- to walk with a leisurely gait; stroll: sauntering through the woods.
- a leisurely walk or ramble; stroll.
- a leisurely gait.
Origin of saunter
Synonyms for saunterSee more synonyms for on Thesaurus.com
Related Words for sauntersashay, traipse, ramble, toddle, loiter, mosey, roam, mope, meander, amble, wander, constitutional, walk, promenade, turn, airing, stump, percolate, linger, tarry
Examples from the Web for saunter
Contemporary Examples of saunter
How often do you look up at the facades looming overhead as you saunter down the street?The Royal Academy Wants You to Finish This Artwork
January 24, 2014
We are spared, thankfully, the standard liberal talisman of his saunter across the deck of the USS Abraham Lincoln.The SEALs’ Big-Screen Moment
David A. Graham
September 4, 2011
So instead of marching into Starbucks for a morning cup of brew, saunter in for a big bowl of bud.Criminalize Coffee, Not Cannabis
December 16, 2010
Historical Examples of saunter
You stop short, and swallow hard, and saunter into camp as one indifferent.The Forest
Stewart Edward White
He only nodded carelessly, and continued to saunter about as if no bull was near him.Brighter Britain! (Volume 1 of 2)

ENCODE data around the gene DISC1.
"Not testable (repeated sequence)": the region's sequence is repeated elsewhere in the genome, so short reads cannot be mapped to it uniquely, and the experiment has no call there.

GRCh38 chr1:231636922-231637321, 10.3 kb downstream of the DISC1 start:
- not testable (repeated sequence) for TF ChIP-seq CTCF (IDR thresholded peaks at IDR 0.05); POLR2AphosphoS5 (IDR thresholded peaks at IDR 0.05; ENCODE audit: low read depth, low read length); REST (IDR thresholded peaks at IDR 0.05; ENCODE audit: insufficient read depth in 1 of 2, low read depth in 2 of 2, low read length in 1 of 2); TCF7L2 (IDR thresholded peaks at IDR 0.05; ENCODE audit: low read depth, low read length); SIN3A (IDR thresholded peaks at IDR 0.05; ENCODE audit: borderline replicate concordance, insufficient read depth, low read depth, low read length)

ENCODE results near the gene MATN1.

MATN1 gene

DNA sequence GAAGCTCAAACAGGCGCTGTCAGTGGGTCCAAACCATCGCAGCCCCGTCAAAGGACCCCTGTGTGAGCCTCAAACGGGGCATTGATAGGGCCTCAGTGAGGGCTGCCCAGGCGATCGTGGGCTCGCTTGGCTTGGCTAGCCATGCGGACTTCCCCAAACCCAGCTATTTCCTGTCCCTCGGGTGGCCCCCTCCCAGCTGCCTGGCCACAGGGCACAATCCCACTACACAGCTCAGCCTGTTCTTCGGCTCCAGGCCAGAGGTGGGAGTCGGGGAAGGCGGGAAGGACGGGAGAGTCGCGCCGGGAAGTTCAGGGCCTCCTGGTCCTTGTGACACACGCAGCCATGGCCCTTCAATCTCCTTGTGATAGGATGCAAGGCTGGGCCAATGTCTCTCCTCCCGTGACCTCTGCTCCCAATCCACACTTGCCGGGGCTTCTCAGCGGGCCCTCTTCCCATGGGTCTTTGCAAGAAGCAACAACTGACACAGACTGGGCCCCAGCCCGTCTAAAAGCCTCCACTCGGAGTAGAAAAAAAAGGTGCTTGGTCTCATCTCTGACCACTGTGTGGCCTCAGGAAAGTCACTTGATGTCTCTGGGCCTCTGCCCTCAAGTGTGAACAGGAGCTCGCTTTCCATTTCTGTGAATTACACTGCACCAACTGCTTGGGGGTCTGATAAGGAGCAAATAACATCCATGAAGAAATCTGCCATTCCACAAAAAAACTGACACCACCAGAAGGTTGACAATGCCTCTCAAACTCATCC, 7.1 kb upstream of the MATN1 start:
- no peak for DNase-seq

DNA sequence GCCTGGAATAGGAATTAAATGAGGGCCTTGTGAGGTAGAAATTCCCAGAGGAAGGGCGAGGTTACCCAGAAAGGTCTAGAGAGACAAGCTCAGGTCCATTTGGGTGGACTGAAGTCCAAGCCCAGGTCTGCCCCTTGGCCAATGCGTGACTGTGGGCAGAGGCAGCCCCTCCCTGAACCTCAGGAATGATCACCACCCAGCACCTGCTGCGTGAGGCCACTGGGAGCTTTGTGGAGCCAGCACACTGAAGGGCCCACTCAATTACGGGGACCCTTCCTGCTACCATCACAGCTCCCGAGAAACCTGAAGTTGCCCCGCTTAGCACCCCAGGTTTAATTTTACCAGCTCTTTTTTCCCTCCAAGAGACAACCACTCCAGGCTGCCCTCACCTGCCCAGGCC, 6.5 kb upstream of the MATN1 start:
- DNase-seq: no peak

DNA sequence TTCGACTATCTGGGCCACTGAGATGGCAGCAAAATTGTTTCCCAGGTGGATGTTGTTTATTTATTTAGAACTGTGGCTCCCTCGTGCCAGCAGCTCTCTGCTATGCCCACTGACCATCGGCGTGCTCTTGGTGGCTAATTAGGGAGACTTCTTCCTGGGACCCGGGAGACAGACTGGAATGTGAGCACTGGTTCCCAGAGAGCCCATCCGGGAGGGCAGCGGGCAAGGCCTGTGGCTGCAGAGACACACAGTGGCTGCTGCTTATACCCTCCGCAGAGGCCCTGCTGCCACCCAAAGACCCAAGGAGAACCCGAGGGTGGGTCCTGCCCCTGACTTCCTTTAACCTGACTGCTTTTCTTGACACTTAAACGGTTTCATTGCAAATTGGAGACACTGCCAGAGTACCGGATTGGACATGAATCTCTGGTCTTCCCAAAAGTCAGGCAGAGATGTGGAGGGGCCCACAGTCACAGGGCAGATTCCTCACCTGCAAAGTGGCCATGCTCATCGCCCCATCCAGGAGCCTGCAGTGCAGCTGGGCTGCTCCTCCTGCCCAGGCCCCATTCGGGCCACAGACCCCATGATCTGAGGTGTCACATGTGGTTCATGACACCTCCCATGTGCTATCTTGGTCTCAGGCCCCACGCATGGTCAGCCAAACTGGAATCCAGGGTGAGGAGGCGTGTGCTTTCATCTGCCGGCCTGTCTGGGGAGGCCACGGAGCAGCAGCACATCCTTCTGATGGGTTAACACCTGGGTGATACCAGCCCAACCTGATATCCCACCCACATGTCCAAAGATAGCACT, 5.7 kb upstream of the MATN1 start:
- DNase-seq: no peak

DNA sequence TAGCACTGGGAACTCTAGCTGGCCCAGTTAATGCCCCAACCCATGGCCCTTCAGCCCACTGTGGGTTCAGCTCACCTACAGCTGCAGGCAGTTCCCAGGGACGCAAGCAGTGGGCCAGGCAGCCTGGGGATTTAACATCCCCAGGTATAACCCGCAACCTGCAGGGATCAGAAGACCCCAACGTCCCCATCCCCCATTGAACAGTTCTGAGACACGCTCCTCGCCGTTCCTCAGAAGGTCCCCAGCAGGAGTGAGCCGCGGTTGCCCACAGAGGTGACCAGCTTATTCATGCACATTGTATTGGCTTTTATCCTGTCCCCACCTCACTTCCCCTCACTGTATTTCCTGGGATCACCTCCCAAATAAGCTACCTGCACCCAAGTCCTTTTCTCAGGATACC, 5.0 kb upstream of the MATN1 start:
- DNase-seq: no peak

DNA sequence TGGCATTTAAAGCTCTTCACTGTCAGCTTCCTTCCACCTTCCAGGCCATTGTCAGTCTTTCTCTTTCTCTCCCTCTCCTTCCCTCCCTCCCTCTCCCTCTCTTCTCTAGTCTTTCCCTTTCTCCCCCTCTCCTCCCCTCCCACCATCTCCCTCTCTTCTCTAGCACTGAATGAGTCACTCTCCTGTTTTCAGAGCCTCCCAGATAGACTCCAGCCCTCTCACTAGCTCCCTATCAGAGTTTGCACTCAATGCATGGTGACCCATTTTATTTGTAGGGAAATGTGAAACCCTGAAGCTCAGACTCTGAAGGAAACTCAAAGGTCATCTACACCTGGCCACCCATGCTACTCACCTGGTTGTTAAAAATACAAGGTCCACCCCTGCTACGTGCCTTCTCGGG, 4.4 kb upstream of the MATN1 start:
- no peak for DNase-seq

William Delisle Hay
We'll saunter slowly up to the village, and you can follow us.One Of Them
Charles James Lever
He don't know me from Adam and I'll just saunter up and collar him.Frontier Boys in Frisco
They used to saunter, arm in arm, up and down the alleys and walks of the garden.Uncle Tom's Cabin
Harriet Beecher Stowe
- to walk in a casual manner; stroll
- a leisurely pace or stroll
- a leisurely old-time dance
Word Origin for saunter
late 15c., santren "to muse, be in reverie," of uncertain origin despite many absurd speculations. Meaning "walk with a leisurely gait" is from 1660s, and may be a different word. Klein suggests this sense of the word derives via Anglo-French sauntrer (mid-14c.) from French s'aventurer "to take risks," but OED finds this "unlikely." Related: Sauntered; sauntering.
"a leisurely stroll," 1828, from saunter (v.). Earlier it meant "idle occupation, diversion" (1728).